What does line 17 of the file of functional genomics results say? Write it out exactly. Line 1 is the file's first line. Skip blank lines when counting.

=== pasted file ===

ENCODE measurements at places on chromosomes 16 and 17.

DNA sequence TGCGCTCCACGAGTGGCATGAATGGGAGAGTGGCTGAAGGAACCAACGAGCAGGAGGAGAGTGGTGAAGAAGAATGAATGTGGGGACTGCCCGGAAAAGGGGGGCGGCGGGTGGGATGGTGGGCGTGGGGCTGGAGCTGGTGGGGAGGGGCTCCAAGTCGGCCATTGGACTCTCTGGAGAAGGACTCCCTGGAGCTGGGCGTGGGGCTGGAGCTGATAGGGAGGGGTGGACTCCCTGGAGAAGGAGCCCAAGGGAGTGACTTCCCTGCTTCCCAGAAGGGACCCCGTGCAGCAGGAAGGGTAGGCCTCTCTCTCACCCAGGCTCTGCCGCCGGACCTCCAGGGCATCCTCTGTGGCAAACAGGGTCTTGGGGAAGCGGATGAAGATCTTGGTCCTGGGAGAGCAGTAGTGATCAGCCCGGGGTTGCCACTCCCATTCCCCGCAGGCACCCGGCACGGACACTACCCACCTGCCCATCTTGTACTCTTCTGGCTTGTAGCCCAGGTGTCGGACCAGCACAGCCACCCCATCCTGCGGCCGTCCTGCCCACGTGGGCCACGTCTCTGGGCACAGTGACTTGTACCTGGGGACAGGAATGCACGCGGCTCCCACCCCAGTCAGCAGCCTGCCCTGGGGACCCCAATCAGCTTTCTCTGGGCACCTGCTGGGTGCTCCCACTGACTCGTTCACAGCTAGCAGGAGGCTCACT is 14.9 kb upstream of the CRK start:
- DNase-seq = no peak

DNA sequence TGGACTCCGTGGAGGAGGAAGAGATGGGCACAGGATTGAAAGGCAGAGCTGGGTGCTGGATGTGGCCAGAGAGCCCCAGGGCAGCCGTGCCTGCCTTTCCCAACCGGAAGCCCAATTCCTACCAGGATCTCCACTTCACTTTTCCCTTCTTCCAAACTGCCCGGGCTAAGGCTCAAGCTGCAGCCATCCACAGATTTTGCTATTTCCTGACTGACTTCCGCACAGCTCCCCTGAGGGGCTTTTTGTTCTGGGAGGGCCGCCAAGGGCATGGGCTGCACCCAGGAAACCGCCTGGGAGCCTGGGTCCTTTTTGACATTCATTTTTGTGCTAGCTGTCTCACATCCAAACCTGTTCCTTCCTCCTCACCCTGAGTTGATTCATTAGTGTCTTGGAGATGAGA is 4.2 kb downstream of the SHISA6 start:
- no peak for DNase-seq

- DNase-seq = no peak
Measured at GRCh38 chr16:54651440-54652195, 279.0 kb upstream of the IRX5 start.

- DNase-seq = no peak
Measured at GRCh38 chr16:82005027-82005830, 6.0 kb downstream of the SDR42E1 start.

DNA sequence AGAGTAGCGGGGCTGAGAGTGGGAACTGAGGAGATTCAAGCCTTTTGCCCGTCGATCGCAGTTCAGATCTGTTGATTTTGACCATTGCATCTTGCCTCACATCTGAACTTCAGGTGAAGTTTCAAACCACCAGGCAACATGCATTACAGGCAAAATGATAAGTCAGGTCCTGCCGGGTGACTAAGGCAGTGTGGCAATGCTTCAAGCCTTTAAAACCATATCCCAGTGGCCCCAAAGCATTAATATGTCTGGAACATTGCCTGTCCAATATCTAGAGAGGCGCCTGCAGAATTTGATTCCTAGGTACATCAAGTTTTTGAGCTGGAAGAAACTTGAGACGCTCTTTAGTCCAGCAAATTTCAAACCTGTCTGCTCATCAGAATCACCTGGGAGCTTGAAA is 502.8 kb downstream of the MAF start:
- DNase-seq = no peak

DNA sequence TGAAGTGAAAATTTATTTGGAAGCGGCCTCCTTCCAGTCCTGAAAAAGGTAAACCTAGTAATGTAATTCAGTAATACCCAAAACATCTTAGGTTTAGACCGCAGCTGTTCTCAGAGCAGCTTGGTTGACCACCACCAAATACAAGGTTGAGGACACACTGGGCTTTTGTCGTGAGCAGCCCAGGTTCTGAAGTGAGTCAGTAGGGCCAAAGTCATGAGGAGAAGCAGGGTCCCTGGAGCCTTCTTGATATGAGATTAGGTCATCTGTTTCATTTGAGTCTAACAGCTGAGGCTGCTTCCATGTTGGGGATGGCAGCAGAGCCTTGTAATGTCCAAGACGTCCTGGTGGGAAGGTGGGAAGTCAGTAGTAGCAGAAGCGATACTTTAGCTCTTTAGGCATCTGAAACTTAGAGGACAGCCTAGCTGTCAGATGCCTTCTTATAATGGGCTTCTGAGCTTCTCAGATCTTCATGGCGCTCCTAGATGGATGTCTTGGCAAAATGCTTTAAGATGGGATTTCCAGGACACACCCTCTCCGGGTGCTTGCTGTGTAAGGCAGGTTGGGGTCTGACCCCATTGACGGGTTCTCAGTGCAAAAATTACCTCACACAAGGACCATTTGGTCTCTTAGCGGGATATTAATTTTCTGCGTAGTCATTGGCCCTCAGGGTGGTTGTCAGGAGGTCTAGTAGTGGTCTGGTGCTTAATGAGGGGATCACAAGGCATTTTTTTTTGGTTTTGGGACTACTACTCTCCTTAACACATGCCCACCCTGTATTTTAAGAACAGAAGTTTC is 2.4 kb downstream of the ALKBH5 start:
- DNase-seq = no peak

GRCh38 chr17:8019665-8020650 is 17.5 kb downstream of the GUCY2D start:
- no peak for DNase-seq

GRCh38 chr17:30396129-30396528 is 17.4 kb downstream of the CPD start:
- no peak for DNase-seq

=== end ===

- no peak for DNase-seq